Evaluation of sleep habits, generalized anxiety, perceived stress, and research outputs among postgraduate research students in hong kong during the coronavirus (COVID-19) pandemic

Shahnawaz Anwer (Corresponding Author), Heng Li, Maxwell Fordjour Antwi-Afari, Mohammad Abu Shaphe, Ahmad Alghadir, Arnold Y.L. Wong

Research output: Journal article publicationJournal articleAcademic researchpeer-review

7 Citations (Scopus)

Abstract

Purpose: The current study aimed to evaluate the impact of coronavirus (COVID-19) pandemic on sleep hygiene, anxiety levels, perceived stress, and research output among postgraduate research students in Hong Kong. Methods: An online survey was developed and distributed to Hong Kong postgraduate research students. The sleep hygiene, anxiety levels, and perceived stress during the outbreak of COVID-19 were assessed. Questions about COVID-19’s impact on research outputs were asked. Results: A total of 108 (response rate, 72%) full-time postgraduate students (PhD, 64%; M Phil, 8%; and Masters, 28%) participated. Approximately 83% of students reported poor sleep hygiene. Similarly, nearly 76% of students reported mild to severe levels of self-perceived anxiety levels. Most of the respondents (89%) expressed a moderate level of perceived stress. Sleep hygiene scores were moderately associated with anxiety levels (r = 0.384, p < 0.01) and perceived stress scores (r = 0.423, p < 0.01). Perceived stress was strongly correlated with anxiety levels (r = 0.601, p < 0.01). A hierarchical regression analysis revealed a significant association between respondents’ ethnicity (B = −0.923, p = 0.003), past medical history (such as hypertension, diabetes, and musculoskeletal disorders) (B = 1.112, p = 0.005), or poor sleep hygiene (B = 0.259, p = 0.000) and high levels of perceived stress. Additionally, prior medical history (such as hypertension, diabetes, and musculoskeletal disorders) (B = 1.957, p = 0.001) and poor sleep hygiene (B = 0.312, p = 0.000) were found to be strongly related to anxiety levels among postgraduate research students. Conclusion: This is the first study that highlights poor sleep hygiene, moderate-to-severe levels of anxiety, and perceived stress during the COVID-19 pandemic in postgraduate research students in Hong Kong. These findings will help educators to prepare strategies to alleviate the stress and psychological problems in postgraduate students.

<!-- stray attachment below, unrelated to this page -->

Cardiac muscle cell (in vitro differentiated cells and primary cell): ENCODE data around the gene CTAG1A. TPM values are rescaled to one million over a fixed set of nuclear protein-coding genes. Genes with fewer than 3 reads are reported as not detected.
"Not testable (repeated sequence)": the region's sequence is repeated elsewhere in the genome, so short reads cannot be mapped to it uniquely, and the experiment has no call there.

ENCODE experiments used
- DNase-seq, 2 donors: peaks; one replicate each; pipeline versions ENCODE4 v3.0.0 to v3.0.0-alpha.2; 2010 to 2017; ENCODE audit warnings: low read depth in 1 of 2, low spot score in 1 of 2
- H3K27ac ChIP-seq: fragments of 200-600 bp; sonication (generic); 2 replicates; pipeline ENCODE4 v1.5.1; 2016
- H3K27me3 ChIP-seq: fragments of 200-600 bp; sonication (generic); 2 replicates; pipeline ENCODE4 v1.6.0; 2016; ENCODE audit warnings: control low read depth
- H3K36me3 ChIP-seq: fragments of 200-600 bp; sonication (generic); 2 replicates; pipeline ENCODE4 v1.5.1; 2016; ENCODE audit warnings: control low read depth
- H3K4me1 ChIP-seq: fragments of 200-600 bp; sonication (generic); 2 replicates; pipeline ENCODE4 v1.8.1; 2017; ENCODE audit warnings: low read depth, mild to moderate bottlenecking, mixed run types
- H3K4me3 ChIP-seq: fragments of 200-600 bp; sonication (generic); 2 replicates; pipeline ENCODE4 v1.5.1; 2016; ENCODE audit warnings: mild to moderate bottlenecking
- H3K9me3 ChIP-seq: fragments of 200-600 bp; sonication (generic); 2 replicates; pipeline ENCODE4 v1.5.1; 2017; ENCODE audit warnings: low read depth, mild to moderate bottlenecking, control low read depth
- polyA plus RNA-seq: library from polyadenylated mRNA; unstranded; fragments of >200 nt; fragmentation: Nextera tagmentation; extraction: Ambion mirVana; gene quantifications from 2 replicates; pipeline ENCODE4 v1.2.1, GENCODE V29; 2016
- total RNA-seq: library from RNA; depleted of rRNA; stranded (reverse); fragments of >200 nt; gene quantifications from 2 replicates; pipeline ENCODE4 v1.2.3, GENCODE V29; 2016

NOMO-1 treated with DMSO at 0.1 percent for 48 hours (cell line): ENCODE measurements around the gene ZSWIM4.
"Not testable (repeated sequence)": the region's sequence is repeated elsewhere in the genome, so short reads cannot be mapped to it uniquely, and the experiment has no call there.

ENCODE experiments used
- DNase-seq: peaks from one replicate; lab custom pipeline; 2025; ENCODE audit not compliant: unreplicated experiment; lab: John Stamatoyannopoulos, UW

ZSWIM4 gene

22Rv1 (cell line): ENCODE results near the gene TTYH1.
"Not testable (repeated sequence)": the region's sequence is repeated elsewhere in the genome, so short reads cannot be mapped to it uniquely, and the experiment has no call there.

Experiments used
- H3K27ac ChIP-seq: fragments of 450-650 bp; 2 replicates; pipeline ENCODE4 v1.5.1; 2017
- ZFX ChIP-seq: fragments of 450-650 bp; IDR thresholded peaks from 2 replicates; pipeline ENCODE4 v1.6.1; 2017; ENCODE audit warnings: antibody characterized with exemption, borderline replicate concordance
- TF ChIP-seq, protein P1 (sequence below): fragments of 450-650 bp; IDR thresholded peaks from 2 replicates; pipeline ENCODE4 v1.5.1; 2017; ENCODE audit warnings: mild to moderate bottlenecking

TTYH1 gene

Original languageEnglish
Pages (from-to)3135-3149
Number of pages15
JournalJournal of Multidisciplinary Healthcare
Volume14
DOIs
Publication statusPublished - 11 Nov 2021

Keywords

  • Anxiety
  • Coronavirus
  • COVID-19 pandemic
  • Postgraduate students
  • Research
  • Sleep hygiene
  • Stress

ASJC Scopus subject areas

  • General Nursing

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